Prescott offers more respect, as a quarterback and team captain should. Yet when the ball is snapped Wednesday? “I’ll take me and my offense,” said Prescott.

“I know they’re a good defense, they’re fast, they get in the right spot, caust a lot of turnovers. But we just have to play within ourselves, start off fast and make them play from behind.”

ON THE OTHER HAND…Think setting up defenses for an entirely strange sort off offense is challenging? Try learning and replicating said offense. It says much good about Mississippi State’s backups, reserves, and redshirts that they’ve given their varsity defense a reasonably-good feel for Georgia Tech’s option attack.

“They’re doing a great job,” linebacker Beniquez Brown said during campus bowl camp. “The look they’re giving us, that’s going to help us be prepared. But,” Brown added to be clear, “at the end of the day you can’t really simulate how Georgia Tech runs.”

They can try though. And with redshirt quarterback Nick Fitzgerald distributing the ball to backs Dontavian Lee and Aeris Williams, Mississippi State actually has the pieces to build an option offense…if they ever consider changing from Coach Dan Mullen’s spread-system. Right, that is most unlikely.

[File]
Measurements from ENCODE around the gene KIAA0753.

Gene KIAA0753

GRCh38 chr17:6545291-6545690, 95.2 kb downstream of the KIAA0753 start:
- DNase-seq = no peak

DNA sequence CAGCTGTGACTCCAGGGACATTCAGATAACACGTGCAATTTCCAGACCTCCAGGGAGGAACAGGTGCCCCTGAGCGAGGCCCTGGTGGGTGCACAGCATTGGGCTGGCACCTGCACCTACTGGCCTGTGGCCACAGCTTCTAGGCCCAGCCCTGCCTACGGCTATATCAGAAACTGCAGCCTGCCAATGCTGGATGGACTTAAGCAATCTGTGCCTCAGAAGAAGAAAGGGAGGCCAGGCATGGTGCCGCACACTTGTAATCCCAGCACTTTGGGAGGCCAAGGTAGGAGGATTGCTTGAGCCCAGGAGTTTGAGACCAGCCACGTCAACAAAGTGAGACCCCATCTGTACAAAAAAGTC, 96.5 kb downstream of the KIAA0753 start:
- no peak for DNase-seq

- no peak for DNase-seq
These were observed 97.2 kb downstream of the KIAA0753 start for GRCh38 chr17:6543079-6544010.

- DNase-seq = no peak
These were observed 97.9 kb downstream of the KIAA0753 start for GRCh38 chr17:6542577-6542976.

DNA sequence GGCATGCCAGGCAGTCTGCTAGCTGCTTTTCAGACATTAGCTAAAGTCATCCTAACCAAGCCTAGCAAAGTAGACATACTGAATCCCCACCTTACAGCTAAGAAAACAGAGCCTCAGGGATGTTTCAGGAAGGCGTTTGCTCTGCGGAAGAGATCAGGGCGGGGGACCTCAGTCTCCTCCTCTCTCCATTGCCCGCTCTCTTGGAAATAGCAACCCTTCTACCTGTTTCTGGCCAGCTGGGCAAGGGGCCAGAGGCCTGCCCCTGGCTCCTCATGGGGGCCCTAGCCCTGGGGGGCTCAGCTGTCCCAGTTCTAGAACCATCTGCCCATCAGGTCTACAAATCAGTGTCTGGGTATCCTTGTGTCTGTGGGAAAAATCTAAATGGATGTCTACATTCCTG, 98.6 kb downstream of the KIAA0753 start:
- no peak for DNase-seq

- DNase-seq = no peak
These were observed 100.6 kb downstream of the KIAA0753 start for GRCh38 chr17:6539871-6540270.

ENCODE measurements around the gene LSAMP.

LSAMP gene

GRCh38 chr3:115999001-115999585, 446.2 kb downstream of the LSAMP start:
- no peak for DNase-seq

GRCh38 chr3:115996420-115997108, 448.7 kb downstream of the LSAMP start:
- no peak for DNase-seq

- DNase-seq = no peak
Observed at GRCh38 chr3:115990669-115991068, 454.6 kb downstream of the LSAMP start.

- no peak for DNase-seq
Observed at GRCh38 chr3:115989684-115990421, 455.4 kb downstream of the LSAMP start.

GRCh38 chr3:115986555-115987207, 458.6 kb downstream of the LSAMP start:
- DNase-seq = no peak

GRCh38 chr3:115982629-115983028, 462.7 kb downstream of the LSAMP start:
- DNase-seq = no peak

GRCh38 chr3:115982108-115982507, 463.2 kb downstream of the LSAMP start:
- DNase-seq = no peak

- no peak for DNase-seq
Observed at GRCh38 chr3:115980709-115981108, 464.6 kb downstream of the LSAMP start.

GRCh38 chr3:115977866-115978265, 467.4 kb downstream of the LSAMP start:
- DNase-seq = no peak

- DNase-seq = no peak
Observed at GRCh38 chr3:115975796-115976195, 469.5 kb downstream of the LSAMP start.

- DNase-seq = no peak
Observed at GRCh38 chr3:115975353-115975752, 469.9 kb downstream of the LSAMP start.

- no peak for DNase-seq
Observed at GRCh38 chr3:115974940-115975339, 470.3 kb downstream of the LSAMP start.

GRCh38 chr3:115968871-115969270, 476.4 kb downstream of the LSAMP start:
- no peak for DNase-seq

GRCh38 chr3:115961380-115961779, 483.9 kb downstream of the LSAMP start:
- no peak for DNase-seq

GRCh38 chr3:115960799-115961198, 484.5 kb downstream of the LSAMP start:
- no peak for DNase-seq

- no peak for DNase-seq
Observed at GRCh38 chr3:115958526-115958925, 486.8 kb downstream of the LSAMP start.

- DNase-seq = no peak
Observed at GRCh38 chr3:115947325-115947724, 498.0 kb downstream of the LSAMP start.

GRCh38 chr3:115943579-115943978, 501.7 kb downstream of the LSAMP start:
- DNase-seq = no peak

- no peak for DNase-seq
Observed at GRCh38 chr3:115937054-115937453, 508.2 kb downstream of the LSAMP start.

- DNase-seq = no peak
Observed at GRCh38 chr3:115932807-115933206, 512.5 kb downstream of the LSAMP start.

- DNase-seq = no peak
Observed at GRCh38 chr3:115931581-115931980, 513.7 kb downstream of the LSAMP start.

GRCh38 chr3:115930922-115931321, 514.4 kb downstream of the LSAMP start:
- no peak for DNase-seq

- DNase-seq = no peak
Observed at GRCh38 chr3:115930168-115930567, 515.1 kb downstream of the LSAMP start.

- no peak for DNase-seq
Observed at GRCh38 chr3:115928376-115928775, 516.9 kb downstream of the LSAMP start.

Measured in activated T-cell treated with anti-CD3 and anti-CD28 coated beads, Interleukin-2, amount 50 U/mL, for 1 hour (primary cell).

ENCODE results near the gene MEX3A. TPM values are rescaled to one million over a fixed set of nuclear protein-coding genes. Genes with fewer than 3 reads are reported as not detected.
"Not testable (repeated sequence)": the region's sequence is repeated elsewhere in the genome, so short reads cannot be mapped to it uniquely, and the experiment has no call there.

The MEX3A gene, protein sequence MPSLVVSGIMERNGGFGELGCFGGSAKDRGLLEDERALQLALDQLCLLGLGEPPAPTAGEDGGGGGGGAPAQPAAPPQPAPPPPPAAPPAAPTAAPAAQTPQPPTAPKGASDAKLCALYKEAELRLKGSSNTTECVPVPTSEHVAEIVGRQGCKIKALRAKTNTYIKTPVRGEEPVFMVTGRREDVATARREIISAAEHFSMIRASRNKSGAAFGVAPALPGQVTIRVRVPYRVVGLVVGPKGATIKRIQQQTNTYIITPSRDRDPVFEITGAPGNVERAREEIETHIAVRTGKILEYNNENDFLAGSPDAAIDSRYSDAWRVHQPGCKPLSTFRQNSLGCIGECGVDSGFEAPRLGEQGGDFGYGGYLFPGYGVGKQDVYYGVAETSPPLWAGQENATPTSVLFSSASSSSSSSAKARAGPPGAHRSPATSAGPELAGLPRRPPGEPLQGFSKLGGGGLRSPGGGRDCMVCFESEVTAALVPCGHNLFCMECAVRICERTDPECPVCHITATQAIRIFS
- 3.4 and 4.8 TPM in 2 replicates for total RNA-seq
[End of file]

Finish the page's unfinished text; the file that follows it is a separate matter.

Then again the version of a spread scheme Mullen prefers does have some option elements. Always has in fact, as fans will recall when Chris Relf would go to an end and either bull on ahead himself or pitch to Vick Ballard. Sometimes those pitches even happened far downfield for great big gainers. Most of these plays went into reserve with Tyler Russell passing from the pocket.

For that matter the spring-practice emphasis on making Prescott a better-rounded passer has come at the expense of some option run plays. Yet at points during the season Prescott and Robinson did get a good keep/pitch game going, productively. Will it be a bigger part of the 2015 offense? Not even the coach can say now; spring camp will be a better indicator.